Part-time party time
Everybody in the Piedmont Triad knew that all the action on Tuesday’s primary election ballot was in the Republican party.
Well… maybe not everyone. In Guilford County, slightly more than 10 percent of registered voters cared to cast ballots in last week’s primary. Forsyth County fared little better, enticing 12 percent of its voters to the polls.
Well folks, you missed a doozy. Longtime NC Rep. Earl Jones got bumped off by relative unknown who cut his teeth working on the Dennis Kucinich presidential campaign of 2008. Greensboro City Council District 4 Representative Trudy Wade showed that a Republican with a little name recognition could get some votes in NC Senate District 28, and in that same district Gladys Robinson showed that a political torch can successfully be passed. US Rep Howard Coble, the old rascal, fended off opposition successfully with a monster showing in District 6.
And in one of the biggest stories of the season, NC Secretary of State Elaine Marshall topped rising star Cal Cunningham by almost 10 percent in the US Senate, noteworthy because these two will be facing off in a highprofile runoff June 22 to see who will face Republican Sen.
Richard Burr, who took his primary with 80 percent of the vote, in the fall.
You might remember Burr took the seat in 2004, after its previous occupant, John Edwards, stepped up as John Kerry’s vice-presidential nominee. Edwards’ career has made some twists and turns since then, and Burr has established himself as party-line GOP faithful, one of the most conservative voices in the Senate — which these days means using the word “no” a lot.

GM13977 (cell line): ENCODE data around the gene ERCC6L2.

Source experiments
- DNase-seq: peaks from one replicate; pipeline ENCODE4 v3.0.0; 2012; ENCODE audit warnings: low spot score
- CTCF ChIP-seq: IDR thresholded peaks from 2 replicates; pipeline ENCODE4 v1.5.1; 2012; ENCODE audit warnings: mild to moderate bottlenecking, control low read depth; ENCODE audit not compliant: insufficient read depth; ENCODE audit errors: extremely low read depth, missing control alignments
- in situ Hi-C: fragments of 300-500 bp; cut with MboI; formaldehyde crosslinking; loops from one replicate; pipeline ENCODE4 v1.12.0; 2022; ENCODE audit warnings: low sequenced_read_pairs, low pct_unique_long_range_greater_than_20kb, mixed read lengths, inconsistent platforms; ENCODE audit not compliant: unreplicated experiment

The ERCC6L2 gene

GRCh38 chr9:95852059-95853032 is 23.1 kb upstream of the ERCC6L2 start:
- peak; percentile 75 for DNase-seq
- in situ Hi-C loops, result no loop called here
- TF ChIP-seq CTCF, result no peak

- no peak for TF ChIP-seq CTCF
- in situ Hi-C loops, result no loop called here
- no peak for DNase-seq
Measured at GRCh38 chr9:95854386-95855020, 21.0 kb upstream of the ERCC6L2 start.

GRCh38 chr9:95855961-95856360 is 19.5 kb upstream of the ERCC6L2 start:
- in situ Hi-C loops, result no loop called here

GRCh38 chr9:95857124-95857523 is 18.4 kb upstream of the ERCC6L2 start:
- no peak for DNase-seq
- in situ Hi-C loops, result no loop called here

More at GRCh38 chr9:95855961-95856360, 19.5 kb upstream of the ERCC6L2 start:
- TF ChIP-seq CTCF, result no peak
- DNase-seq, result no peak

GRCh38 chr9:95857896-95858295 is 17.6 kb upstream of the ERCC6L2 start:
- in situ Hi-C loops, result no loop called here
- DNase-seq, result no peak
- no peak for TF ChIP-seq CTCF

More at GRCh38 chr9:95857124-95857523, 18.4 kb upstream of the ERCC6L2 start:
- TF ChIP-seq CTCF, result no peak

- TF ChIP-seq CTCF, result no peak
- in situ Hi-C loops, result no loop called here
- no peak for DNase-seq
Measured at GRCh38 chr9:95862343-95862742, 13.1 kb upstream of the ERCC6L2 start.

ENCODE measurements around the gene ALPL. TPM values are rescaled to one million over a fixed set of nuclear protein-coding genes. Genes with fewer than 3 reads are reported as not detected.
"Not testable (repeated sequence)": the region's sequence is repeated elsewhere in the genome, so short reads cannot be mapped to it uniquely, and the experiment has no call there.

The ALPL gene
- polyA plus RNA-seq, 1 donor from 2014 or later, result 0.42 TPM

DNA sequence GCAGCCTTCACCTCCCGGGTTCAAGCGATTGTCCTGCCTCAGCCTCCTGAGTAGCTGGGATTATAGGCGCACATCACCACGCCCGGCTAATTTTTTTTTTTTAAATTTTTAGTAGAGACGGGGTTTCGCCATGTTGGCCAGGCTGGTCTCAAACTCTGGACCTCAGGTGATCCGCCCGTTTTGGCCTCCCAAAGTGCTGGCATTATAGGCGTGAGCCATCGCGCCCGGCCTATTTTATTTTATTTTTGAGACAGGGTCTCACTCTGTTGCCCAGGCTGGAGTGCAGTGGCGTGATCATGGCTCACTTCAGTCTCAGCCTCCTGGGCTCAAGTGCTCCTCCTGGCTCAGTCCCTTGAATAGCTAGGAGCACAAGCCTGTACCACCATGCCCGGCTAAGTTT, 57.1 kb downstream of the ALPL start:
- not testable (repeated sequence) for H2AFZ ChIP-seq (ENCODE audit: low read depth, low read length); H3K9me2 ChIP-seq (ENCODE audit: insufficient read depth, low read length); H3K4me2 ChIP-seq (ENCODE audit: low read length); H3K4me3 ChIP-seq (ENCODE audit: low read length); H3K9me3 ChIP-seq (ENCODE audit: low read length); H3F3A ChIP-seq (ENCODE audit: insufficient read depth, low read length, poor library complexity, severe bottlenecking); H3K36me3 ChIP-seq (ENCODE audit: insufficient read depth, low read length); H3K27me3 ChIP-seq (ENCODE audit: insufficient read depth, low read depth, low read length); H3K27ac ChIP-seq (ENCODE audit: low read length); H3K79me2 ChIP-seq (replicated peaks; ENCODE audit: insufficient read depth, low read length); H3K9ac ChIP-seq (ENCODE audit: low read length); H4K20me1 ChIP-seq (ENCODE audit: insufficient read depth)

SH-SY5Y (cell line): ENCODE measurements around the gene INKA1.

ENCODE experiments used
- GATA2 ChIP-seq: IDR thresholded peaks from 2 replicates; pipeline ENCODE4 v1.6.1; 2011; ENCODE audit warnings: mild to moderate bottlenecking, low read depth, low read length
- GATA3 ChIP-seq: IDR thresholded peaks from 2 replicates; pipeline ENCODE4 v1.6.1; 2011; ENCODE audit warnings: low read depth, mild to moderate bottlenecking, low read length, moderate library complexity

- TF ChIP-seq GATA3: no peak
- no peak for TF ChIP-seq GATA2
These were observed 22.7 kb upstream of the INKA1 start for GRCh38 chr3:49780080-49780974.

But the buzz on Burr is that he’s vulnerable this year, and before the primary it was Cunnningham who attracted the attention of the Democratic Senatorial Campaign Committee.
Still, it’s a tough one to call. Democrats outvoted Republicans in the primary races by about 50,000. But there are plenty of registered Democrats in North Carolina who couldn’t vote for Burr in the primary but plan to do so in November. Voter turnout could be an issue for the Dems, who need to convince their base that unseating Burr is motivation enough to get out to the polls.
From the outside looking in, Cuningham always looked to be the man — handsome, nice family, decorated veteran, successful businessman — but now the DSCC may be taking another look at this race, wondering if maybe Marshall should be the horse to back, or maybe that their attentions — and their money — could be better spent on another state.
Right now the man holding all the cards is Ken Lewis, who garnered 17 percent of the vote, enough of a bloc to give Cunningham the edge over Marshall on June 22, and perhaps enough to establish Marshall as a viable threat to Burr in the eyes of the DSCC.
Lewis, for now, remains silent.
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